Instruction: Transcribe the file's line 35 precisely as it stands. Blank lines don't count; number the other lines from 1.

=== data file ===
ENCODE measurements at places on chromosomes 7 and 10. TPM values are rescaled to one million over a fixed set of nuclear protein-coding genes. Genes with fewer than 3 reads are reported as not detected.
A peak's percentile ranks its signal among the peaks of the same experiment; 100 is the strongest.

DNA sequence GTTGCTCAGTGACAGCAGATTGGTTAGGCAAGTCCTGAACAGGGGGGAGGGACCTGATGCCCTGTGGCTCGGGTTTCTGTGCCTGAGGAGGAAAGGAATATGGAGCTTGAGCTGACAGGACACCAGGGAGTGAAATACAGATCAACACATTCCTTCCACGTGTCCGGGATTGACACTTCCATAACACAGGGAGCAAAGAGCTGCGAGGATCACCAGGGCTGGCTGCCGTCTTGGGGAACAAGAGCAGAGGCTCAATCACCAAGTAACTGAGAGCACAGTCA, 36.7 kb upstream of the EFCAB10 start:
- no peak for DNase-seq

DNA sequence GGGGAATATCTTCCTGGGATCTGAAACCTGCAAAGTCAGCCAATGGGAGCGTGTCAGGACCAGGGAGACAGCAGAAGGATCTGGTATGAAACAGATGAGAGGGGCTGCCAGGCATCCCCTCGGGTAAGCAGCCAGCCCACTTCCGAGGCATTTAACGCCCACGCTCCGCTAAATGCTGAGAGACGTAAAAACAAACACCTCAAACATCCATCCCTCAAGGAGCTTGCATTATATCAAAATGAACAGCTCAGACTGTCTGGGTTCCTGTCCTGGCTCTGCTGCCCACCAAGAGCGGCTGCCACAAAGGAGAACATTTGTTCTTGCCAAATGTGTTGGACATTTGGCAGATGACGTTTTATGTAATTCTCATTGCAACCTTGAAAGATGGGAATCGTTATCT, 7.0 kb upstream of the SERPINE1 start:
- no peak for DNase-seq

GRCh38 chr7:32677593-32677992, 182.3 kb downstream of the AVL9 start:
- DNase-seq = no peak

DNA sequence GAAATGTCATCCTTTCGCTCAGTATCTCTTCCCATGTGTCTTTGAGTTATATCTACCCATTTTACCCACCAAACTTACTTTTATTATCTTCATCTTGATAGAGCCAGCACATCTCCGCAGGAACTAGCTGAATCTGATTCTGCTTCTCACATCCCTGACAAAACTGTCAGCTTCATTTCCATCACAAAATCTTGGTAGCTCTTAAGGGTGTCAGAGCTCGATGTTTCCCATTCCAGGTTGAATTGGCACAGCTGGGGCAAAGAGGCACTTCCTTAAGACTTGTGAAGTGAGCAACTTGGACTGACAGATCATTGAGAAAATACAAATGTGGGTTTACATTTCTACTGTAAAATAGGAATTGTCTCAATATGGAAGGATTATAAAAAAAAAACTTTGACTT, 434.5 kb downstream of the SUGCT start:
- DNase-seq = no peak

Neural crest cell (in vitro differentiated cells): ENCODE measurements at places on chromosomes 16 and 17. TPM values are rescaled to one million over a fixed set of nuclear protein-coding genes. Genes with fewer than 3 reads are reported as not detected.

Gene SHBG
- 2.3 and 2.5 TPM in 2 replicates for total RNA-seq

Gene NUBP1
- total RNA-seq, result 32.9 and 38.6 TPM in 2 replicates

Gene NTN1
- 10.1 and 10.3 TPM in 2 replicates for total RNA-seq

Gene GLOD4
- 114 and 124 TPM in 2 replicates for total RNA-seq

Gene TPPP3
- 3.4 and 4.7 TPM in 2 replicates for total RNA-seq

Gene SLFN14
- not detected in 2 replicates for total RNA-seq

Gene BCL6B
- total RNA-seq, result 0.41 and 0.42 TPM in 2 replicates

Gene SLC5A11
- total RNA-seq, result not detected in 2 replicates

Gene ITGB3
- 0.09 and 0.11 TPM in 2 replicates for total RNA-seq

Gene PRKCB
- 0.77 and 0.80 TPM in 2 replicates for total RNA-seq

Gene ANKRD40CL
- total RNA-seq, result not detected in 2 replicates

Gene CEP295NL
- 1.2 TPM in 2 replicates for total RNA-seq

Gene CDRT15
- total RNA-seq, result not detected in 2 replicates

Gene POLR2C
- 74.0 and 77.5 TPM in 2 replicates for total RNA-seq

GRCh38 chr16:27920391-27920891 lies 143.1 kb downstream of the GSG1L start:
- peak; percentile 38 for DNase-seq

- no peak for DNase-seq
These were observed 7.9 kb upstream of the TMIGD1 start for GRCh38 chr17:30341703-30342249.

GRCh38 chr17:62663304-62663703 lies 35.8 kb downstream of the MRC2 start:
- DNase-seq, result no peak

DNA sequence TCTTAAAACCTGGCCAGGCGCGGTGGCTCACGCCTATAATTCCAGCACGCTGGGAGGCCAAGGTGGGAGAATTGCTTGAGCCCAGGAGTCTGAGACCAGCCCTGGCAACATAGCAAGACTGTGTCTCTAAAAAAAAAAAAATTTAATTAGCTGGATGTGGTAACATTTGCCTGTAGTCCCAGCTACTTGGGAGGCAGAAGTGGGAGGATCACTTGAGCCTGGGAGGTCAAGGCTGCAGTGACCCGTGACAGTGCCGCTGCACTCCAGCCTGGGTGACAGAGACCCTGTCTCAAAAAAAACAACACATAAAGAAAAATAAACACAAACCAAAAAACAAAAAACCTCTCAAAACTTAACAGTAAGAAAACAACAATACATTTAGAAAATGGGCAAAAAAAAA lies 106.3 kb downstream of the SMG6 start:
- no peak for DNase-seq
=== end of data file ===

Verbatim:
- 1.2 TPM in 2 replicates for total RNA-seq